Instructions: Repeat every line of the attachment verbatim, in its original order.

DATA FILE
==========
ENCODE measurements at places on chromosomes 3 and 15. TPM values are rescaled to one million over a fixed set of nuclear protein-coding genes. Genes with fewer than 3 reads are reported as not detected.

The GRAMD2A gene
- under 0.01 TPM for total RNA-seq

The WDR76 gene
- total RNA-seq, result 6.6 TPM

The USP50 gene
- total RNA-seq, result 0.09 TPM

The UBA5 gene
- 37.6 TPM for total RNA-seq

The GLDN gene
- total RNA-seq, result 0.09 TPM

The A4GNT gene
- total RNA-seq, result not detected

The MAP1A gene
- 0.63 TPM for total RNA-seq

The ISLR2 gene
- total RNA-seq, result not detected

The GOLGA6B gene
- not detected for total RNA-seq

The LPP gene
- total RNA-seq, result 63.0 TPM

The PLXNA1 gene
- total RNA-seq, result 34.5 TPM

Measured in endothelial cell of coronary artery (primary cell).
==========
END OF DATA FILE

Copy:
ENCODE measurements at places on chromosomes 3 and 15. TPM values are rescaled to one million over a fixed set of nuclear protein-coding genes. Genes with fewer than 3 reads are reported as not detected.

The GRAMD2A gene
- under 0.01 TPM for total RNA-seq

The WDR76 gene
- total RNA-seq, result 6.6 TPM

The USP50 gene
- total RNA-seq, result 0.09 TPM

The UBA5 gene
- 37.6 TPM for total RNA-seq

The GLDN gene
- total RNA-seq, result 0.09 TPM

The A4GNT gene
- total RNA-seq, result not detected

The MAP1A gene
- 0.63 TPM for total RNA-seq

The ISLR2 gene
- total RNA-seq, result not detected

The GOLGA6B gene
- not detected for total RNA-seq

The LPP gene
- total RNA-seq, result 63.0 TPM

The PLXNA1 gene
- total RNA-seq, result 34.5 TPM

Measured in endothelial cell of coronary artery (primary cell).